December 14, 2015

A message from Medibank's CEO

Like any other private health fund member, Medibank members have the choice of attending a public or a private hospital when they need health care. If they attend a public hospital they should, as a taxpayer, be treated the same as any other Medicare eligible patient.

However this is often not the case, with many public hospitals charging members as private patients. This means that costs are shifted to private health insurers and ultimately result in higher premiums for our members.

The scale of this practice is significant – Medibank currently reimburses over $350 million per year in public healthcare costs and we estimate that this practice costs privately insured people in the region of $1.3billion a year.

The majority of these payments cover services provided at no cost to other public patients. Furthermore, patients using their private cover at a public hospital often face unexpected and undisclosed out-of-pocket expenses.

It is worrying that some state health ministers are asking public hospitals to encourage patients to pay for their care using private health cover. Using private health insurance members’ premiums to fill shortfalls in health budgets is an unsustainable, short-term measure.

Since 2002, the amount Medibank pays to public hospitals has risen by about 10 per cent every year. Our evidence indicates public hospitals are targeting private health care members as an easy source of extra funding, with some even employing staff whose job is ‘to liaise with patients to maximise hospital revenue through patients utilising their private health cover.’

At a time when affordability is a key issue for each one of our members, it is unfair that their premiums are being used to pay for services for which their tax dollar has already paid.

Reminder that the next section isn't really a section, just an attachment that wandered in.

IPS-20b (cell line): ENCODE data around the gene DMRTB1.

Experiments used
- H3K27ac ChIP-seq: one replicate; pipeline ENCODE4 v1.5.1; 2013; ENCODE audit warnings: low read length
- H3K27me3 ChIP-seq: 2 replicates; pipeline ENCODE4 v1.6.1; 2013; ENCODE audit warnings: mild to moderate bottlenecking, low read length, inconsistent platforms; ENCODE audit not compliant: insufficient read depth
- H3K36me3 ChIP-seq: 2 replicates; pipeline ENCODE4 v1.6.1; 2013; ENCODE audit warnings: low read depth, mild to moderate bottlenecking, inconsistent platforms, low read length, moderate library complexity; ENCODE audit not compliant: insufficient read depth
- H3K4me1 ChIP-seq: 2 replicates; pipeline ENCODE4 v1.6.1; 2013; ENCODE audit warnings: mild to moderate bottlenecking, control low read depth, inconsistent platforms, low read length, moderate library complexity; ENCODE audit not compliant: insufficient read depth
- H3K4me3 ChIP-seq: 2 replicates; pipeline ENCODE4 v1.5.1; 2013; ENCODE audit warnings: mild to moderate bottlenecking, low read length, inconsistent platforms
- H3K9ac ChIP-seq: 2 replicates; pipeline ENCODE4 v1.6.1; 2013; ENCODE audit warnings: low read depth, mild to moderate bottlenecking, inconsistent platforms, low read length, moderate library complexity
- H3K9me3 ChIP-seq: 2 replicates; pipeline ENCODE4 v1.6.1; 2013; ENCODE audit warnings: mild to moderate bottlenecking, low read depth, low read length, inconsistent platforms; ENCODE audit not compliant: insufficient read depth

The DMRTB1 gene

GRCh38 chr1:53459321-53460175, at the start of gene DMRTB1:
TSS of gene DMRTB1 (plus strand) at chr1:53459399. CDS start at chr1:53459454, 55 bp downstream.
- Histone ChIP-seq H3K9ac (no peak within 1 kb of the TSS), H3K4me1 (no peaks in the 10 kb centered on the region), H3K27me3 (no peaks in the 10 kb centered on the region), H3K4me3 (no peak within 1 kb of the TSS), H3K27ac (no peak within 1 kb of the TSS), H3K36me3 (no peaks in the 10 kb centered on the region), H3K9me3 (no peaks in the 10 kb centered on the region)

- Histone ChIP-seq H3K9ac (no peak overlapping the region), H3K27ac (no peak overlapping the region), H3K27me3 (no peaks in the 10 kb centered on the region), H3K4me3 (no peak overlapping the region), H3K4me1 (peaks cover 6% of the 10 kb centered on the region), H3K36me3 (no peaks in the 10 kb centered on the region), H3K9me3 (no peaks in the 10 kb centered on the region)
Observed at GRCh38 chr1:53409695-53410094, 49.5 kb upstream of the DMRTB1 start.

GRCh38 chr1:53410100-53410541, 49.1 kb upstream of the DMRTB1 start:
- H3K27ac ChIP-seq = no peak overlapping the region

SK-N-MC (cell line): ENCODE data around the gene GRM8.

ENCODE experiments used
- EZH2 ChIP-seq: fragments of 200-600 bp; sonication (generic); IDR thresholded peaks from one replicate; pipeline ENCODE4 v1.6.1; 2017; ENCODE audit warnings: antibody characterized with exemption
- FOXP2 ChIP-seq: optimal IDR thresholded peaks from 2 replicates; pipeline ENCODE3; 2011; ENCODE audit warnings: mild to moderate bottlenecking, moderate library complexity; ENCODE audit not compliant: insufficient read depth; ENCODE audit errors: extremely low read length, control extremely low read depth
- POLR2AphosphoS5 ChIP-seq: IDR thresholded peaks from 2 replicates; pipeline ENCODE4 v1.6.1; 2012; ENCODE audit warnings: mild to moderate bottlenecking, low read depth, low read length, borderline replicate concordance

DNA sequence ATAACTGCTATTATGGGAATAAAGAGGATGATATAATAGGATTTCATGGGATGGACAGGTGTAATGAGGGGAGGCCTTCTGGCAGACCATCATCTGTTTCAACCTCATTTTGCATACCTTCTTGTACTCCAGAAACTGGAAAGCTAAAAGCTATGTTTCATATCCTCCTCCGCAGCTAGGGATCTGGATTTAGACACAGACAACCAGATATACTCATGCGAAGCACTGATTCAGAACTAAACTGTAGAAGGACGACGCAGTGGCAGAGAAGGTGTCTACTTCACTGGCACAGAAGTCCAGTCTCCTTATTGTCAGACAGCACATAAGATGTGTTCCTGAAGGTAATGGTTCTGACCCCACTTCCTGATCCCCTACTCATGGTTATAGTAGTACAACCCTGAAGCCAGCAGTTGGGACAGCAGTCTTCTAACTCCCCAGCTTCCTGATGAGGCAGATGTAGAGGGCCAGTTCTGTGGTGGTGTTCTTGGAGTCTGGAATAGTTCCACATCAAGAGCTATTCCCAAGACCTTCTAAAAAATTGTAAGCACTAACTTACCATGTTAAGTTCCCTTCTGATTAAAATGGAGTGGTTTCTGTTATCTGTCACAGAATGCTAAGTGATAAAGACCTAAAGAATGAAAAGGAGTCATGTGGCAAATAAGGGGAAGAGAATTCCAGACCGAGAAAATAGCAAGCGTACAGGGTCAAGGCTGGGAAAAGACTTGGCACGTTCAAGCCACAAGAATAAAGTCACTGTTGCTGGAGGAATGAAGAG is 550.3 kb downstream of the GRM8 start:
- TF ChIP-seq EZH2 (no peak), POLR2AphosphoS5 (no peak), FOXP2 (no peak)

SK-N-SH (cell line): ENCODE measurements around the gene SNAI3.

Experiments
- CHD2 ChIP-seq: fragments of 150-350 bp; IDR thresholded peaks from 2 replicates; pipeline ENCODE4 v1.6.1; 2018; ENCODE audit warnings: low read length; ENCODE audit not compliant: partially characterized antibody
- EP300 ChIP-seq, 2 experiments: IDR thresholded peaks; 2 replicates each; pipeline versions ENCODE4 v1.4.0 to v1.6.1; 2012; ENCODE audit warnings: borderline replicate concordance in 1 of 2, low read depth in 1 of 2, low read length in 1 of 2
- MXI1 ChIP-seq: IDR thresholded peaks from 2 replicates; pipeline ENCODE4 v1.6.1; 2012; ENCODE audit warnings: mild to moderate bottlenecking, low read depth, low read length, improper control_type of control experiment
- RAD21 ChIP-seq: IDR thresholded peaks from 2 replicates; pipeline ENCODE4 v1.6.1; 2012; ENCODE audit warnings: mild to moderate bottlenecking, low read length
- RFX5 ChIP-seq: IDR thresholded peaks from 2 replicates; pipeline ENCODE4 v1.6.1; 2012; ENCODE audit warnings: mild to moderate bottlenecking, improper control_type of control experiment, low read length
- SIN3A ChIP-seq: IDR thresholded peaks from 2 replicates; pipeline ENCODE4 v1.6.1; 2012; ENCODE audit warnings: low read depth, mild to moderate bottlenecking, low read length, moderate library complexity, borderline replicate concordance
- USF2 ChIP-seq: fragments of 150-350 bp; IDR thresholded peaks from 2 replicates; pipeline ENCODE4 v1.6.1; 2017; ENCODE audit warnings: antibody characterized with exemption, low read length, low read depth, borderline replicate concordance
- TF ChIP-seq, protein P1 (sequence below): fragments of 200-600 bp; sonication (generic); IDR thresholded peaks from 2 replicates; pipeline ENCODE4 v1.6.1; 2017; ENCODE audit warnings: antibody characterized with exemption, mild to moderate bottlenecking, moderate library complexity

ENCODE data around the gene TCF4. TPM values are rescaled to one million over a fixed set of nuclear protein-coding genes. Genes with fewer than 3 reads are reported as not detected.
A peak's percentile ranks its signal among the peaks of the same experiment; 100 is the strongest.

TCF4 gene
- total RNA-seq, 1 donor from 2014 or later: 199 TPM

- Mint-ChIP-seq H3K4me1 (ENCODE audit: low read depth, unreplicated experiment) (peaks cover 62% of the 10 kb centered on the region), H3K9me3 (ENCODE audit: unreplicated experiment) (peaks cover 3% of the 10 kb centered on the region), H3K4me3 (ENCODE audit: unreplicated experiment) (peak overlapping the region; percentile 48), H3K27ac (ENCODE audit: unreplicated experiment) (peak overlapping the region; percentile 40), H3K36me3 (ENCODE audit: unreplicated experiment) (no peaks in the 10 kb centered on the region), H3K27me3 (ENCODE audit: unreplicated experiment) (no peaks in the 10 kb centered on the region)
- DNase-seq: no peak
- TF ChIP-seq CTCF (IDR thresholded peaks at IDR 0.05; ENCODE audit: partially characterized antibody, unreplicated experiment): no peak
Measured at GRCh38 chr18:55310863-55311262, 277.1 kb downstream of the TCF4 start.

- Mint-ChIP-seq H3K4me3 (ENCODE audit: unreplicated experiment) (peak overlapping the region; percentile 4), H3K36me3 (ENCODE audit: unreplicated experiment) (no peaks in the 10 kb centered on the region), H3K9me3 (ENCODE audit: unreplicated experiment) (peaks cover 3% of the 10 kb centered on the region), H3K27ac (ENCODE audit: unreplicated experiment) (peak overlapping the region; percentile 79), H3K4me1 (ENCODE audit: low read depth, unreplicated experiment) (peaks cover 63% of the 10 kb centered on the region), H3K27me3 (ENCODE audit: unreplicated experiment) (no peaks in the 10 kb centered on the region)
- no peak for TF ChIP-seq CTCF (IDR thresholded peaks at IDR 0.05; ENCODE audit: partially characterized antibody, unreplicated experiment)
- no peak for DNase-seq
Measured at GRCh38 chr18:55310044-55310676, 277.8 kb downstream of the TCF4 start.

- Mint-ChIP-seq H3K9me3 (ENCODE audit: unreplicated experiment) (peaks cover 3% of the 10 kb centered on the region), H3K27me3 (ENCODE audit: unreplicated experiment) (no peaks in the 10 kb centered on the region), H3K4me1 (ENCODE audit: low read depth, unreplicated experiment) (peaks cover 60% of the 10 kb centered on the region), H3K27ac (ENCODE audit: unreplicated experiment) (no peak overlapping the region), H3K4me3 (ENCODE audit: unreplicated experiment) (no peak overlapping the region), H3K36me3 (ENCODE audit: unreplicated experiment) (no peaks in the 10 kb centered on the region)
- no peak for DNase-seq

In our recent submission to the Australian Government’s review of private health insurance, one of our recommendations was that the Government steps in to stop public hospitals from billing members as a private patient.

A valid exception to this must be regional areas where choice of hospital is limited. In this instance, members should have the benefit of choosing their own specialist in the private or public system.

We estimate that this change could reduce our members’ premiums by up to 5.4 per cent. Stopping this practice would also help to take pressure off the public health system, as more privately insured patients choose private hospitals.

We encourage any of our members going to a public hospitals to think carefully before being admitted as a private patient. If a hospital asks you to do this, it’s unlikely this will give you better care or outcomes and you could face unexpected out-of-pocket costs.

Share this comment if you would like your health insurance to be more affordable, and you disagree with the practice of public hospitals claiming your treatment from your private health insurance. 

George Savvides

Medibank CEO

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